Sources: Papers On Health
In its most powerful form this is a solid stream of
water directed down on the patient's shoulders and spine. It may be
applied either by an apparatus fixed up for the purpose, or by merely
pouring from a watering-can without a rose. Its power depends on the
great heating in the skin which springs up when it is withdrawn. This
heating power again depends on the strong shock given to the system
when it is applied. Thus it will be seen that what is called a "Spray"
or "Spray Douche" is of little use for the same purpose, as it gives
little or no primary shock. It is with this application as with many.
The patient's feeling benefit is the great and true evidence of the
treatment being right. When the douche issues in bodily comfort and
cheering to the mind, all is right. If it issues in discomfort, then
some other treatment must be tried.
"Downbearing."--This expression will cover many troubles especially
common among women, where the weight of the internal organs becomes
distressingly felt. These are usually supported without our being
conscious of their weight at all. But in weakness, or after long
fatigue and standing, it becomes felt as a severe downward pressure.
This is often caused by the pressure of corset and skirts upon the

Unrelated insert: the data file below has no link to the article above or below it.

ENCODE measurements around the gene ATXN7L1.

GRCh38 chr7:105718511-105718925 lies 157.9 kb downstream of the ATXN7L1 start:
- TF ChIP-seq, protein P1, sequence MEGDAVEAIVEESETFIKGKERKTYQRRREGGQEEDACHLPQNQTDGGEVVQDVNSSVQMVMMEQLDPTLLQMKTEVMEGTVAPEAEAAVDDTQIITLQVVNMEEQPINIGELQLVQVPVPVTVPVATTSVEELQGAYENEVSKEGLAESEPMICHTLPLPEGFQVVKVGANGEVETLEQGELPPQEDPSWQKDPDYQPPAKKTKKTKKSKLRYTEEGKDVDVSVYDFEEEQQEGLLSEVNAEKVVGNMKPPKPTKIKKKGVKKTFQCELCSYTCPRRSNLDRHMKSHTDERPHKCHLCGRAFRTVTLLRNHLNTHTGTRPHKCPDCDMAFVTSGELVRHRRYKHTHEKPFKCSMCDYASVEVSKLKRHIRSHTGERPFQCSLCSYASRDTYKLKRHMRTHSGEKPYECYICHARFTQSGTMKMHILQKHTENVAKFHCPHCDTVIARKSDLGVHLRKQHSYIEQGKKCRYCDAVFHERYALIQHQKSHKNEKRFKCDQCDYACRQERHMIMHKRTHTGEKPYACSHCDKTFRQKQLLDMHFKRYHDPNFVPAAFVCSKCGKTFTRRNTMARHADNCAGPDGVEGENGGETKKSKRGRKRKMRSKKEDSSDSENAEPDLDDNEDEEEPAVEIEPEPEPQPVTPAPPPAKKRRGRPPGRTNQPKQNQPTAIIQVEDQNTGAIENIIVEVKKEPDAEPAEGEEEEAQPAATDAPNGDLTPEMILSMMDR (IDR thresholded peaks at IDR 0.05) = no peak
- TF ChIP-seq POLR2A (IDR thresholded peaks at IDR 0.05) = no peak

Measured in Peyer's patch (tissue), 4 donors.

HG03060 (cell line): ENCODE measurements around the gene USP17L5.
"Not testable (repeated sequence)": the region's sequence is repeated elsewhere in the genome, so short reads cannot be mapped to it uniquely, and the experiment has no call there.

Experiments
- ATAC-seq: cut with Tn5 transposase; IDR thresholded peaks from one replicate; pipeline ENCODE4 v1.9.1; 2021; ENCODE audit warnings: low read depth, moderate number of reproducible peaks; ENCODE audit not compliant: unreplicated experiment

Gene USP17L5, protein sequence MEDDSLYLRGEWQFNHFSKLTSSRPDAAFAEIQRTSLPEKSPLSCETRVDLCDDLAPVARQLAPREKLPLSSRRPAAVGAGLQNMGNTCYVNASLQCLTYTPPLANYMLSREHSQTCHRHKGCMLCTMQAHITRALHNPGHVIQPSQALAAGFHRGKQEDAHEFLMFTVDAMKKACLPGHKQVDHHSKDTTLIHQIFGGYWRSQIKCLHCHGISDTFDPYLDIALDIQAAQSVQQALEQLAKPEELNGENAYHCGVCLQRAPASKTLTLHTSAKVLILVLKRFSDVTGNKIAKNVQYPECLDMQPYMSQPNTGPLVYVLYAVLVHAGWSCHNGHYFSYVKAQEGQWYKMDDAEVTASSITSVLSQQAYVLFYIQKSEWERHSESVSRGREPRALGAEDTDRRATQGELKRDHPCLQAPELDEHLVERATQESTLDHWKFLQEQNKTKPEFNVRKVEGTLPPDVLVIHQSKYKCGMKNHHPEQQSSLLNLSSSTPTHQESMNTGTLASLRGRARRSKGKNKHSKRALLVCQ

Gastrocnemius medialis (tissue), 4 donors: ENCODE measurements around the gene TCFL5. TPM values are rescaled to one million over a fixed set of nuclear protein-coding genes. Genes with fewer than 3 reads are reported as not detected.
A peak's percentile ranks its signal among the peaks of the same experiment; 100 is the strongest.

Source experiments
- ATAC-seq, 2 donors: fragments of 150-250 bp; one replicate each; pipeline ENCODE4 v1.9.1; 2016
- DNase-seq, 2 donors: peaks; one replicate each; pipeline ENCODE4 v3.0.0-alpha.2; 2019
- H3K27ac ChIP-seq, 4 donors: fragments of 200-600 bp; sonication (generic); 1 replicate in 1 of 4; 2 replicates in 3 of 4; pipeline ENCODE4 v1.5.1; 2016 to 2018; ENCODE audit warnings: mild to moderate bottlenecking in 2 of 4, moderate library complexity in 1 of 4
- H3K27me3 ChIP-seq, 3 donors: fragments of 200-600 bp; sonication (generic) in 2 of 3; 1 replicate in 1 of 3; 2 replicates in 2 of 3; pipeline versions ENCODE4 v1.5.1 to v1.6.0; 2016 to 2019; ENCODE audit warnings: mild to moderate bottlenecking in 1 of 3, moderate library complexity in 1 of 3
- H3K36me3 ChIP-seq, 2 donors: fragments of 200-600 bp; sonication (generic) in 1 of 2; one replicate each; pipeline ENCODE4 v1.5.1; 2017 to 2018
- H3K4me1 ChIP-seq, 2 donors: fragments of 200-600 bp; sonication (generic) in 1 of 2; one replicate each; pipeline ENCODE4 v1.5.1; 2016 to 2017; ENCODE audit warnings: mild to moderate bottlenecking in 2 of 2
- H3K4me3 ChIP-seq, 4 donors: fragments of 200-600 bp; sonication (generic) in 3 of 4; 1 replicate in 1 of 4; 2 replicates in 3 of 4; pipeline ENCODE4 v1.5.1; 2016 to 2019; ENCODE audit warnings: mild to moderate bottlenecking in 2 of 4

waist. In cases where it is troublesome, much help will be derived by
adopting some device for suspending the clothes from the shoulders.
This may quite cure the trouble (see Tight Lacing). For more serious
cases, take daily a short SITZ-BATH (see) in cold water, with the
feet in hot water. Internal syringing is often required, which is best
done with the "Fountain Enema," and very weak acetic acid and water
(see Acetic Acid). A more powerful application is to have cold water
poured over the front of the body while sitting in the sitz-bath, from
a watering-can with a garden rose on the spout. This must be done
gently at first, and afterwards more strongly and with colder water.
This also prevents the troublesome "flooding" from the womb, which so
often accompanies "down-bearing." The water employed in the douche must
be cold, but it need not be icy cold. Ordinary cold tap water does
very well. In serious cases medical advice should be sought, as the
womb may be displaced. A golden rule for the prevention of this
distressing ailment is to pass water frequently. If women would always
do this before pushing heavy furniture, hanging up pictures, &c., many
internal ailments would be prevented, as when the bladder is empty
there is little danger of the womb being displaced.
After the system has been weakened by a miscarriage, this flooding
often occurs. Apply the above treatment: it checks the flooding, and
braces the parts.